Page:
THE W.A. TT: This run is one of the major events of the Vintage Motor Cycle Club of W.A. annual calendar. As the name suggests the run commemorates a famous 150 mile Tourist Trophy Race (W.A. TT) first held in October 1912. The WA Motorcycle Club (WAMC) was formed in 1912 and the Club became a very active organisation conducting various motor cycle trials and races. The WAMC organised the first W.A.T.T. on a course over public roads which were little more than unsealed bush tracks.

The start was at the Norwood Hotel, Lord Street, East Perth with entrants departing at intervals based on a handicap system. The 150 mile race went from Perth to York, Northam, Lloyds Crossing and returning to Perth. The first race was held on the 21st October 1912 with some 14 starters and only 8 riders completed the event. An achievement to be appreciated considering the machines and road conditions at the time. The first place went to an entrant riding a 2 ¾ HP New Hudson in a time of some 4hours and 23 minutes at an approximate average speed of 34 miles/hour (55 km/hour).

The VMCCWA has re-enacted the Inaugural W.A. T.T. each year since 1975. The WA TT will be held this year on 20 October as the Centenary W.A. TT celebrating the last 150-mile road race on public roads in W.A. Recent research uncovered the fact that the last race was run after the war and not in 1915 as had been previously believed. The First World War made racing impractical during the war’s duration. After the war local Road Boards were reluctant to approve racing on public roads due to the danger and risk of injury to normal road users. However in 1919 the W.A. Motor Cycle Club obtained approval to again run the W.A. TT. This event turned out to be the last held. The full story of why this is so will soon be published in a short history of the W.A. TT written by Murray Barnard.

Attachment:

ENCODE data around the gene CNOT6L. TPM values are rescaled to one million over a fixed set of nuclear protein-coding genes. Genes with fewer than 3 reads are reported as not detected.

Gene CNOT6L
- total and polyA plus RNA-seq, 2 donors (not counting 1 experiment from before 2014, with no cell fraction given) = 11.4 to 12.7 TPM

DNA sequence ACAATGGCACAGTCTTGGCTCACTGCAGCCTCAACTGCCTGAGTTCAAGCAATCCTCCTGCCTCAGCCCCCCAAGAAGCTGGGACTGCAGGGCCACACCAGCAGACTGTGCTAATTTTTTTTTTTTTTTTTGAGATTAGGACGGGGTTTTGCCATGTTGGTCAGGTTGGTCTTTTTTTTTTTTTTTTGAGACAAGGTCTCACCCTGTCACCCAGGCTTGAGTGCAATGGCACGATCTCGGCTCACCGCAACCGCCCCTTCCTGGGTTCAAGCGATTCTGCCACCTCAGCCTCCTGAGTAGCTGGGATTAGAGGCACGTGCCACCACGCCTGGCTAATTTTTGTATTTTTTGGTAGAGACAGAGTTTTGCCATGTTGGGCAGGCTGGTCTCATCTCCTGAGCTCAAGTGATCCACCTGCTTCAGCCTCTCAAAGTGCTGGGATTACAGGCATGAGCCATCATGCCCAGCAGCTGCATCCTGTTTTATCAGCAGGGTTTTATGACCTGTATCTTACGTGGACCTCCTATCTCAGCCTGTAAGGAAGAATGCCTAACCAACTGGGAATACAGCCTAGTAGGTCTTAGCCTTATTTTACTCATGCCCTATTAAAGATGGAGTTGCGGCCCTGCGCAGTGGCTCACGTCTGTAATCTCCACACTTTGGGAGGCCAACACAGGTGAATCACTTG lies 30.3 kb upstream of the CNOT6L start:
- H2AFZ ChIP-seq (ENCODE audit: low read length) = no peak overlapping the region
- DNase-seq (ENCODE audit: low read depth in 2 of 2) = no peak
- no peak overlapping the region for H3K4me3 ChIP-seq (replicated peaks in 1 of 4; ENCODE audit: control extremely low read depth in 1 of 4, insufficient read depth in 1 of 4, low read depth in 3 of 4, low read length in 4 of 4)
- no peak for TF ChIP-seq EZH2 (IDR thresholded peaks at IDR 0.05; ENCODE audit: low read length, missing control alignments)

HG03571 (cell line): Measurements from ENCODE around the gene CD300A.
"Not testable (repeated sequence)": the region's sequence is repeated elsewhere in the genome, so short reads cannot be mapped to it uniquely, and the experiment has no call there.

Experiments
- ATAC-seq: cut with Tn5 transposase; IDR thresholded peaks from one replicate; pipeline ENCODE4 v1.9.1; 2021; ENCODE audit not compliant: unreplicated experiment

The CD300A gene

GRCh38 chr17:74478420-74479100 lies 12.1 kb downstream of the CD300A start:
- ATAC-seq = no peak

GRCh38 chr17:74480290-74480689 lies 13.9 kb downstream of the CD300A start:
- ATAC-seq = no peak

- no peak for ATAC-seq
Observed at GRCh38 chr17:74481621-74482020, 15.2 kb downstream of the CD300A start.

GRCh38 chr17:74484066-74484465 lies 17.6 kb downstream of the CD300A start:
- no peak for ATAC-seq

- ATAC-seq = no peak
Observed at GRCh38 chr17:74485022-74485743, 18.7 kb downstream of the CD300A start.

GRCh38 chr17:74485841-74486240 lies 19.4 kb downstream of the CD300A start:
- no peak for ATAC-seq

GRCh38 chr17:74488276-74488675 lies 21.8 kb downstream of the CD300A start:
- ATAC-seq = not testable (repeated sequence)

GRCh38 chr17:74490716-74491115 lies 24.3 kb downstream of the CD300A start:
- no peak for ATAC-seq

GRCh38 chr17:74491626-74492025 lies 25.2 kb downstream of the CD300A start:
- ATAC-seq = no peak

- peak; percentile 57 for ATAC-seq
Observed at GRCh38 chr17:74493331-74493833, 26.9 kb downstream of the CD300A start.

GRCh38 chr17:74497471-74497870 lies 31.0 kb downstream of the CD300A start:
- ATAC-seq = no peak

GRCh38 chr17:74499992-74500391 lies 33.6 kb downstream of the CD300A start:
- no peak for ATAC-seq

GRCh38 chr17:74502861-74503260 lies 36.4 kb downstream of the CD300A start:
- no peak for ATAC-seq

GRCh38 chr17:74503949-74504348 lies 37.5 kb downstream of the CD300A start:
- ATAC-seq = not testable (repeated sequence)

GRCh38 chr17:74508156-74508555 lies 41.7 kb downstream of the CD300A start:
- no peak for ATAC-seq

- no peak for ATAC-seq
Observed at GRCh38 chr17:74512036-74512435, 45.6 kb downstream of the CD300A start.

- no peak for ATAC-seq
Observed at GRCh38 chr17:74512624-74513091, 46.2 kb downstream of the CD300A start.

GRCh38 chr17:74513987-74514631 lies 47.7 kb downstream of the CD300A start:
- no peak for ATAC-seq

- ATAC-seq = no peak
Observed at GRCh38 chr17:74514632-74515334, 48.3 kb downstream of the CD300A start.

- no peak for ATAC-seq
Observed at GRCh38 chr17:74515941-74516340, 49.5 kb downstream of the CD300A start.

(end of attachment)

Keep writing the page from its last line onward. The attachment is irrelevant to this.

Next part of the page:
The theme for the 2019 W.A. TT was to commemorate the 100th anniversary of the last 150-mile race held in 1919.

Details for the 2020 WA TT will be available closer to the event in October.

Contact Stephen Hills for more details.